Running with Aspergers, Pt 2

Salton Sea Stop

Attention. Stop. Stop Here. All Cars Must Stop.

A few weeks before Black Canyon 100K, race director Jamil Coury let me know that they’d extended the cut-off to 18 hours, from 16. I was relieved by this. Sixteen hours had proven to be just out of reach on past attempts, and I liked knowing I had 10 or 15 minutes of padding. It’s a tough course, and last year about a third of the finishers crossed the line in the last hour. I dropped at 25 miles, sick and dehydrated.

Andrea scoffed at my relief. She said I should just rise to the challenge.

Andrea says part of the reason she runs is because of the challenge. She likes to push herself, the challenge and overcome her fears, to test her limits. It’s an important part of ultra running to her, and, is seems to many others.

I am not sure that’s why I run ultras. Day-to-day life has enough challenges for me. I run long distances alone in the mountains or desert with a principal aim of getting away from all of that.

This is the deal: If I want to test my limits, to overcome my fears, and to confront my demons, all I need to do is leave the house, and sometimes that’s not even necessary. Almost all human interaction is a test of my limits. The workplace, with all its distractions and sudden, loud noises, and fellow employees who grate on every nerve is a sometimes overwhelming challenge to someone on the spectrum, like me.

It’s called Asperger’s Syndrome. My brain processes information differently than a normal person’s. I see patterns in everything, I am literal in my thinking and speech, I find the half-assed way people sling words around without any regard to their meaning to be a bit infuriating, social cues are kind of lost on me, I am pathologically honest and think sugar coating stuff is lying, and so communication can be challenging.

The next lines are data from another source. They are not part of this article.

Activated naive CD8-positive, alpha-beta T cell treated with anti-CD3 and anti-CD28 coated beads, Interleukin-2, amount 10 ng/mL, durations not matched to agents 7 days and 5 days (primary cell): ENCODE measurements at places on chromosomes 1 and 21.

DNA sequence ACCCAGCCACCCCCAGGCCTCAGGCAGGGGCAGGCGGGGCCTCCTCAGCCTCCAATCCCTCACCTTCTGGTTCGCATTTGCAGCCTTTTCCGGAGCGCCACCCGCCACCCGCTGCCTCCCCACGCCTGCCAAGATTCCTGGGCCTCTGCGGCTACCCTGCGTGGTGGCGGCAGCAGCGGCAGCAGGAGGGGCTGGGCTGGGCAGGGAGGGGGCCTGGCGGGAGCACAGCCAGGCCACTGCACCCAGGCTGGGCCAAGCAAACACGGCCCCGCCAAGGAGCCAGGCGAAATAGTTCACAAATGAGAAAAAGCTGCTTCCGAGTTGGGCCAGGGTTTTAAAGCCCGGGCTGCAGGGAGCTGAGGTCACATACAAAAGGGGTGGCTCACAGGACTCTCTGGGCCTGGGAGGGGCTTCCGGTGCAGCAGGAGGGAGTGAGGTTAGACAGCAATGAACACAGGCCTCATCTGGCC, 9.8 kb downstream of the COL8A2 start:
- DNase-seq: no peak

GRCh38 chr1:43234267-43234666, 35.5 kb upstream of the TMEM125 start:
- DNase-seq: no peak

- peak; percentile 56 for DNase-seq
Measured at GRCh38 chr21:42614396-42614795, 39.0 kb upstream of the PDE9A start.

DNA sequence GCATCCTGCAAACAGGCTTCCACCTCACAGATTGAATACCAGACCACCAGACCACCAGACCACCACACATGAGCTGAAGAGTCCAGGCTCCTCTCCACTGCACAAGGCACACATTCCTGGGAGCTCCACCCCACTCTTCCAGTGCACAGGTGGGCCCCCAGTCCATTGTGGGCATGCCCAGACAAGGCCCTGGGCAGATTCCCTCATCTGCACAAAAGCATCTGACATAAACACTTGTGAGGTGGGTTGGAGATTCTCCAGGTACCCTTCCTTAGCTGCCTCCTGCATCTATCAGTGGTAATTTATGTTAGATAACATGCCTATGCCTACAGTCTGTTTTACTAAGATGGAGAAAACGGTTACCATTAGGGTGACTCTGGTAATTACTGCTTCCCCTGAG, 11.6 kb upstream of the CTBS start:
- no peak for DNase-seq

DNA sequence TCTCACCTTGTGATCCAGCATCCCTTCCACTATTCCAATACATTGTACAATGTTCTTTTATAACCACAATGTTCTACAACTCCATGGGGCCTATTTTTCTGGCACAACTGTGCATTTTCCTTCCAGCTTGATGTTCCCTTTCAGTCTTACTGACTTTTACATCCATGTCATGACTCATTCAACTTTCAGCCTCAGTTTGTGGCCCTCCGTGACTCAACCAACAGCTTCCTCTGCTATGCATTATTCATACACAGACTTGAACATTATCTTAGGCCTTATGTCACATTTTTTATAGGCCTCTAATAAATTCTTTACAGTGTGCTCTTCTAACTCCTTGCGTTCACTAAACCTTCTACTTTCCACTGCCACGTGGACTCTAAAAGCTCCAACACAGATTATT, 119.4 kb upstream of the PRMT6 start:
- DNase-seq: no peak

The filter system in my brain is not so great. Stuff that most people’s brains ignore (even when they are not on their iphones) my brain amplifies. I have problems with sensory overload.

Here’s how it works. There are five traditional primary senses – sight, hearing, smell, taste, and touch. Sensory input from the eyes, ears, nose, skin, joints & muscles is sent to the brain, which first evaluates this information and decides whether or not to keep it or toss it. If the brain tosses it, it goes nowhere, kind of like the faxes I keep attempting to send to the Permit Manager in hopes of getting a permit to hike the John Muir Trail this summer. Background noise, like the sound of my fridge, is a good example. My ears hear the sound and my brain ignores it.

The process of evaluation is called modulation. The signal that is accepted, or registered, gets amplified. The signal that is ignored gets tuned out. Modulation involves two processes: habituation and sensitization.

Habituation is just what it sounds like: the brain ignores something because it’s heard (or felt or seen or smelled) it over and over and knows it doesn’t mean anything. Sensitization is the opposite process, where the brain turns up the volume or intensity of a signal because it is novel or unexpected and the brain says whoa – we’ve got to bring this to his attention just in case it’s a threat.